Global Leaders Pledge Billions to Conquer Malaria
“With about one million people dying from malaria every year, today’s lunch is a real and vital turning point,” Brown was said in a press release. “It brings together … government, the private sector and NGOs—to ensure we all rise to the challenge of eradicating malaria deaths by 2015.”
The UN had been rapidly approaching the end of a timetable it had set years ago to reduce the incidence of malaria in Africa in 2010 and in the rest of the world by 2015, sparking doubts as to whether it could meet its goal of nearly obliterating malaria within the next seven years.
But the Global Malaria Action Plan, developed by more than 250 experts on malaria given insight into the program, aims to keep efforts on the UN’s original timeline by prviding greater access to first-line defense against mosquitoes such as spraying and bed nets, as well as more medication. The bill for the Global Action Malaria Plan will likely come out to $5.3 billion in 2009 and $6.2 billion the following year. Another $750–950 million a year will be necessary for drug research.
Worldwide, more than 1 million people die from malaria each year, primarily children in sub-Saharan Africa. The disease causes flu-like symptoms, fever and chills.
In some cases, countries with more people at risk of malaria receive less money than those with fewer people in danger.
Timing anti-malaria efforts in Africa would have to “be very tight and will require an unprecedented degree of coordination among financing, training, monitoring and logistics” to be successful, said Scientific American.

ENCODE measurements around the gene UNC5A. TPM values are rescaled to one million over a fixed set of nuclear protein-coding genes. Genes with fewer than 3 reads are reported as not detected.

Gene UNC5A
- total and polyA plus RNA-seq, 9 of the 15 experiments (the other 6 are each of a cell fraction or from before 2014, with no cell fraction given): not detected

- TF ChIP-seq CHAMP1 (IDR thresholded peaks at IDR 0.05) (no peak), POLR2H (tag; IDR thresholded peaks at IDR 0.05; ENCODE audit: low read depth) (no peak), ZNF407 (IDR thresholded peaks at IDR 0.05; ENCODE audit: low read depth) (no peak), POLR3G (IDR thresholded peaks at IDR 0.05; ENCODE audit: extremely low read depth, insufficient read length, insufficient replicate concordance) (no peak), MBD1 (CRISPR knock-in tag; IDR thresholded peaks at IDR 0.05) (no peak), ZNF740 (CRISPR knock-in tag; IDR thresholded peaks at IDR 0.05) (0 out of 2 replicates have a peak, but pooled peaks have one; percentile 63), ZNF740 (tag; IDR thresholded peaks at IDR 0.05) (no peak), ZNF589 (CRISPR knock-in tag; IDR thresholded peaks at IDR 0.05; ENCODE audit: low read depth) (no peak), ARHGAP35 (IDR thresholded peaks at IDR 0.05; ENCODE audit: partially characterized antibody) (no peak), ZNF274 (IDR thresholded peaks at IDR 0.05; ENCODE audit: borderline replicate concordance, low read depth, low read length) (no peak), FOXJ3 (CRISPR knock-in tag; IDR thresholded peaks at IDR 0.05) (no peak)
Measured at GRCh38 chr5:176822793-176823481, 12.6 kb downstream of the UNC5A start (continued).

“The toll of malaria is even more tragic because the disease itself is highly treatable and preventable,” President George W. Bush once said of the disease. “Yet this is also our opportunity because we know that large-scale action can defeat this disease in whole regions.”
In 2005, the United States co-sponsored a UN resolution to roll back malaria cases—particularly in Africa—by 2010. Another provision in the resolution urges the international community “to continue working to reduce the burden of malaria by 75 percent by 2015.”
The battle against malaria is being fought on the research front as well. Two Europe-based research teams are working to stamp out malaria at the source—in mosquitoes and within the parasite that causes the disease. Andrea Crisanti, who headed an Imperial College study in London, showed in 2005 that he could insert a gene into male mosquitoes that would make them glow green.
In another study, released on June 3 by a group of Danish and American researchers, scientists reported on removal of a gene in the parasite itself that would render it unable to produce oocysts, egg-like casings from which new parasites spawn. The team used a species of the parasite that causes malaria in mice for its study.